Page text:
Quality gardening tools can last for many years, and it doesn’t take much time or effort to keep them in tip-top shape. So if you’ve been neglecting them, now is the perfect time to clean and sharpen pruning shears – and put the fun back into garden maintenance!
Don’t you just hate it when you have to work with dull knives in the kitchen? Well, if you ask me, using dull pruning shears in the garden is equally annoying!
Just as you have to take care of your kitchen knives to keep them clean and razor sharp, you should treat your garden pruning tools the same way.
Taking care of your tools will not only make them last longer, but sharp shears makes pruning plants sooooo much easier! (Plus, your efforts will save you tons of money in the long run).
What You’ll Need To Sharpen Pruning Shears
The good news is that it’s super easy to sharpen pruning shears, and it doesn’t take long to get them working (and looking) brand new again.
Plus you don’t need many supplies to get the job done, and you probably already have most of this stuff around the house already.
- Foamy soap (or other liquid soap if you want)
- Garden tool sharpener (a scissors sharpener will also work)
- Cleaning rags (a dry one and a damp one)
- Cleaning brush (optional)
- Wire brush (optional)
- Steel wool (optional)
- Something to test your cuts (I like to use something that’s tough to cut with a dull blade… for example, the foliage from irises, yucca, day lilies or palms works really well for testing the sharpness of pruning shears)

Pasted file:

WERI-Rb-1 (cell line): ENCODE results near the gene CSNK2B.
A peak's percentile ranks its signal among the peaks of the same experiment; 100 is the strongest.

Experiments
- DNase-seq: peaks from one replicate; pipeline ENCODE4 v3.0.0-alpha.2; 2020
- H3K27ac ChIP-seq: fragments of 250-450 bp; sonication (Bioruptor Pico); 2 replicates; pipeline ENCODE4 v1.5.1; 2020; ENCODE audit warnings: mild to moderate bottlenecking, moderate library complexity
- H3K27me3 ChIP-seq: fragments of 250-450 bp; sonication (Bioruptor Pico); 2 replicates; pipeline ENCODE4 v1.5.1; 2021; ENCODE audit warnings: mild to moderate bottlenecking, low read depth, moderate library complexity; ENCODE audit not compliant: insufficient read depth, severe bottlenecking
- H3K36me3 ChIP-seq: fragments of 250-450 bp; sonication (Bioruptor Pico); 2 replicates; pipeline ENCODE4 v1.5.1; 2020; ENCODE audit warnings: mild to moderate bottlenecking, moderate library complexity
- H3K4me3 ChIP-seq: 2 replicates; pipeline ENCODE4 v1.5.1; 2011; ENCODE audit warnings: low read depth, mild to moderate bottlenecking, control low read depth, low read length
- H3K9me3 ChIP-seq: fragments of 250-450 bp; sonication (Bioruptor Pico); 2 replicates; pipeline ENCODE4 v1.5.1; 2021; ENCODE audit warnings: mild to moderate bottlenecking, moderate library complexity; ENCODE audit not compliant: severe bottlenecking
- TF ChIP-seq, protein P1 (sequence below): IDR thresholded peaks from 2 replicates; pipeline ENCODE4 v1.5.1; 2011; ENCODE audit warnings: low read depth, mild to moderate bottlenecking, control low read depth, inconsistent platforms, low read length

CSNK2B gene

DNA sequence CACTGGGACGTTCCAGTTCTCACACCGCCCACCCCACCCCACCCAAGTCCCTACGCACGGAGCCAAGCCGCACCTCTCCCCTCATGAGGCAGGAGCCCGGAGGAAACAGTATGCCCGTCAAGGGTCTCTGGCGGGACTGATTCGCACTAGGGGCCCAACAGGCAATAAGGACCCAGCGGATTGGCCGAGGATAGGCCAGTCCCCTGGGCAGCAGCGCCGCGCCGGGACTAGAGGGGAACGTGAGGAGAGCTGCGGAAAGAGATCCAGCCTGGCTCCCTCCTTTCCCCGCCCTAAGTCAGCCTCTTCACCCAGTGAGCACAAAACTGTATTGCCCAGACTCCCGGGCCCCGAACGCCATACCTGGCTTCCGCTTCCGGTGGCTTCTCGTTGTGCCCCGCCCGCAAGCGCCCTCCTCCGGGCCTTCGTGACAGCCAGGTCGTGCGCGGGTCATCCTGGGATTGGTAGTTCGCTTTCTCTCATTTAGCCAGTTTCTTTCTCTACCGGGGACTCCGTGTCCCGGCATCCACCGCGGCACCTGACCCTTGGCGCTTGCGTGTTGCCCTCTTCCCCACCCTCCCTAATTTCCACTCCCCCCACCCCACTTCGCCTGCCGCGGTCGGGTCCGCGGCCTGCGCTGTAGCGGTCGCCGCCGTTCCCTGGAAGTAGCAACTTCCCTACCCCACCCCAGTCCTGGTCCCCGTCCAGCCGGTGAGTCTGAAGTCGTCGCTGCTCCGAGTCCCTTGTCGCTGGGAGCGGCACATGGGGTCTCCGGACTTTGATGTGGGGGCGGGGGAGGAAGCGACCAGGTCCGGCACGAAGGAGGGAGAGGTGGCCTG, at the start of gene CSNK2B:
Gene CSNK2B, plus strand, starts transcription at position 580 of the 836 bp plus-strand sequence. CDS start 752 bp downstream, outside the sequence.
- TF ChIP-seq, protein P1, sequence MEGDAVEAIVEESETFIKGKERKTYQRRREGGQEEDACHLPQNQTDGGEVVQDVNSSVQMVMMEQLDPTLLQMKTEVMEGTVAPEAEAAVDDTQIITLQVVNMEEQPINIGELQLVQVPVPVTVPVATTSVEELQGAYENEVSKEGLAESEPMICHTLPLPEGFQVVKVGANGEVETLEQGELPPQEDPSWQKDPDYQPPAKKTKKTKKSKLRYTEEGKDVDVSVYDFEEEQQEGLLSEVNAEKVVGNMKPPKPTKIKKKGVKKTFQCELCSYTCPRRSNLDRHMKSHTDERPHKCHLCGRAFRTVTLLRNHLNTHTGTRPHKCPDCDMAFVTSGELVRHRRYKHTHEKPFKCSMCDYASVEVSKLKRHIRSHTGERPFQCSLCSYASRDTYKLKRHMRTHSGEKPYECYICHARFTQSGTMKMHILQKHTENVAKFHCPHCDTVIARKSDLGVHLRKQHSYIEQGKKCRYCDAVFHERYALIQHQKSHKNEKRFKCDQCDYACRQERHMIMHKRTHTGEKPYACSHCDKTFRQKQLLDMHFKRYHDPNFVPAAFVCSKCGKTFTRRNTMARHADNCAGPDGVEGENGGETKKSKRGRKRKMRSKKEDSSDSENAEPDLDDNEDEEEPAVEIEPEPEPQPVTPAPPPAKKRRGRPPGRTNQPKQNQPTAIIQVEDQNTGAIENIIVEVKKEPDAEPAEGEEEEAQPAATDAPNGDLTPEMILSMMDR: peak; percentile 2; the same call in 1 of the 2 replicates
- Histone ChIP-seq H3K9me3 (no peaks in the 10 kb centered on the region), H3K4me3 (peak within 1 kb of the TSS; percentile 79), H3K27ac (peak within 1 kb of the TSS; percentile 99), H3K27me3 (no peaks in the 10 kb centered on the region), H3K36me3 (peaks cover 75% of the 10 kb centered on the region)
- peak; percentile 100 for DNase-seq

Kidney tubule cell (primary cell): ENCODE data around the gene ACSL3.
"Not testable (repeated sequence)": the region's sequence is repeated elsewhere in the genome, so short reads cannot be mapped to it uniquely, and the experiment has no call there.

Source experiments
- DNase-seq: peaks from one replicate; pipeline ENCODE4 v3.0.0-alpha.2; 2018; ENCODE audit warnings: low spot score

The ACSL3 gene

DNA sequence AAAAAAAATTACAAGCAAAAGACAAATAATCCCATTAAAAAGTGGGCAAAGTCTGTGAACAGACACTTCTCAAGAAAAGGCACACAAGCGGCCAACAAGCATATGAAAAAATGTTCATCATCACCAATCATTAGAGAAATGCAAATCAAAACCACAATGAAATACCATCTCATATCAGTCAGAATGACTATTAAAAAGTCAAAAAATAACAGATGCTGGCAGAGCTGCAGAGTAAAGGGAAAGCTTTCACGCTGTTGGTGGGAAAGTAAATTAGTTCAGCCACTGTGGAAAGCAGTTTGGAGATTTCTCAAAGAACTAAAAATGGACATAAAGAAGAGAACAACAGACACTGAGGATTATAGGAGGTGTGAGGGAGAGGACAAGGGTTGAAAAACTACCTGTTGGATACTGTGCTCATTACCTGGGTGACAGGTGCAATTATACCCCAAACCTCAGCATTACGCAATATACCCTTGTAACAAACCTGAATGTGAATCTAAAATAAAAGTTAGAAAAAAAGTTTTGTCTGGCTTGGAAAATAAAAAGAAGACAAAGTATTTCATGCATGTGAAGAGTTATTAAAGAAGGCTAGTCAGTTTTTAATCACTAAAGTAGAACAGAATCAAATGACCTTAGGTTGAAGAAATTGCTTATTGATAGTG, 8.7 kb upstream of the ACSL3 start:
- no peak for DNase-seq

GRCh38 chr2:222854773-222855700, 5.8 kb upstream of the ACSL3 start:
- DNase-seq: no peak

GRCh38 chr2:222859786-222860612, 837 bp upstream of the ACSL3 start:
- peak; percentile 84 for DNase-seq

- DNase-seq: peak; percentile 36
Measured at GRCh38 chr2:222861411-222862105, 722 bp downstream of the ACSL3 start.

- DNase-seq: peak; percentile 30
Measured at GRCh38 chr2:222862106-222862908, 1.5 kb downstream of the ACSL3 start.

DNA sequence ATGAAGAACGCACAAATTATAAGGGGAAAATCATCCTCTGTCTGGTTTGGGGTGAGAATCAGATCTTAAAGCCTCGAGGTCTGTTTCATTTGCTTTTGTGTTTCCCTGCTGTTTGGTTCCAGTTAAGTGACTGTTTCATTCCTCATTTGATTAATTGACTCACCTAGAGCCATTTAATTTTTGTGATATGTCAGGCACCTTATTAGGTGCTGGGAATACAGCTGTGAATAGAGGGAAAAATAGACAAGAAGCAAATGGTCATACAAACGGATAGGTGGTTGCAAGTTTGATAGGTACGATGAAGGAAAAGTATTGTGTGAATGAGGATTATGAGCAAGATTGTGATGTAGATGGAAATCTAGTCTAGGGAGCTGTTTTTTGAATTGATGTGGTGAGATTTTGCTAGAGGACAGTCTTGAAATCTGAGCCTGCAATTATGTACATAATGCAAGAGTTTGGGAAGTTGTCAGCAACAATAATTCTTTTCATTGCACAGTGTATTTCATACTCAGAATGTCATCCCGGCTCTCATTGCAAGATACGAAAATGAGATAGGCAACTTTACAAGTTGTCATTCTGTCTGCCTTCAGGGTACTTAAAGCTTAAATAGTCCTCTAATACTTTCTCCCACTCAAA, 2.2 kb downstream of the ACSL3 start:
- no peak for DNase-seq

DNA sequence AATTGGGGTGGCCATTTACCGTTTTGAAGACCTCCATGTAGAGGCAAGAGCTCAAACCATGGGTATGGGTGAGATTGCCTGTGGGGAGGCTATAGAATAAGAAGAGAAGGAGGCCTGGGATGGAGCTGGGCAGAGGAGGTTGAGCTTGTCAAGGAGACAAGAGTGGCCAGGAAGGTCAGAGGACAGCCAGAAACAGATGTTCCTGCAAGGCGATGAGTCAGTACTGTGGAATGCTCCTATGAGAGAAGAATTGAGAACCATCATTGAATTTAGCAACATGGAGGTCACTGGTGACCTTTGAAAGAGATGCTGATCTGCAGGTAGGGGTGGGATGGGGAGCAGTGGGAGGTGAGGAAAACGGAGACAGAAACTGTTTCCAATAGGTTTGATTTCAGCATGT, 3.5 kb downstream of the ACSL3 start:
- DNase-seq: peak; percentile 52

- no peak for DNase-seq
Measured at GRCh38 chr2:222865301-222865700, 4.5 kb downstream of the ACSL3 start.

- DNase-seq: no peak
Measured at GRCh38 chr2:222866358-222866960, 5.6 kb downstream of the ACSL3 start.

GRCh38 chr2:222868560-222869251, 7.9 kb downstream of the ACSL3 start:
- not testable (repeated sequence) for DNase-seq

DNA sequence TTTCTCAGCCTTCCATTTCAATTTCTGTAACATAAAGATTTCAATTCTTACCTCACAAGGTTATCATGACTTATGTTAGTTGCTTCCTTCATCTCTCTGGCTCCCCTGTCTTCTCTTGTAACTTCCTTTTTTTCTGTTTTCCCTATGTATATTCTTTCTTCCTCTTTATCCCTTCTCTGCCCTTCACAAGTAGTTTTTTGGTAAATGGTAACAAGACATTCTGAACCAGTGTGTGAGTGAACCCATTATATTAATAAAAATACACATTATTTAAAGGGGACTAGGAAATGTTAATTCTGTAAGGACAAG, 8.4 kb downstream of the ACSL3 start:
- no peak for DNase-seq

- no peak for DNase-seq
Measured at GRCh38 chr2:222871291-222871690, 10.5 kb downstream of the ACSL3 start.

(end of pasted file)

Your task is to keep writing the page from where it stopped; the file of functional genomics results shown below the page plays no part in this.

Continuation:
Before you sharpen pruning shears, it’s a good idea to clean them to remove any gunk or rust that has built up on them over time.
You certainly don’t have to clean them before you sharpen them, but it really helps to keep them looking and functioning their best (and last longer).
Cleaning Your Pruning Shears
Cleaning your pruning shears might simply be a matter of wiping them off with a damp rag if they’re not very dirty. But if yours are as neglected as mine have been, then it will take a bit more work to clean them up.
I start by using foamy soap to clean the gunk and dirt off my pruning shears, and then I wipe them off with a damp rag afterward.
I don’t recommend soaking them in water though, because that could do more harm than good, and cause them to rust faster.
If there’s caked on dirt or other gunk on your shears that won’t come off easily, you can use a scrub brush to remove it.
While you’re at it, make sure to clean the handles and other parts too, don’t just focus on the blade.
After just a few minutes of scrubbing and WOW! Look at how amazing these pruning shears look now that they’re clean!
They look brand new (and these are about 15 years old!). There wasn’t any rust on this pair of shears, so all I had to do was clean off all the gunk and dirt before sharpening them.
My hedge pruning shears on the other hand looked a lot rougher. I needed to do a bit more work to get these cleaned up and ready to be sharpened.
If any of your pruning tools look like these, then the next step you’ll want to take is removing the rust from the blade.
How To Remove Rust From The Blade
Don’t worry, it’s not difficult to remove rust from the blade if you have the right tools for the job!
In order to shine these hedge trimmers up, first I took a wire brush and removed the rust around the edges.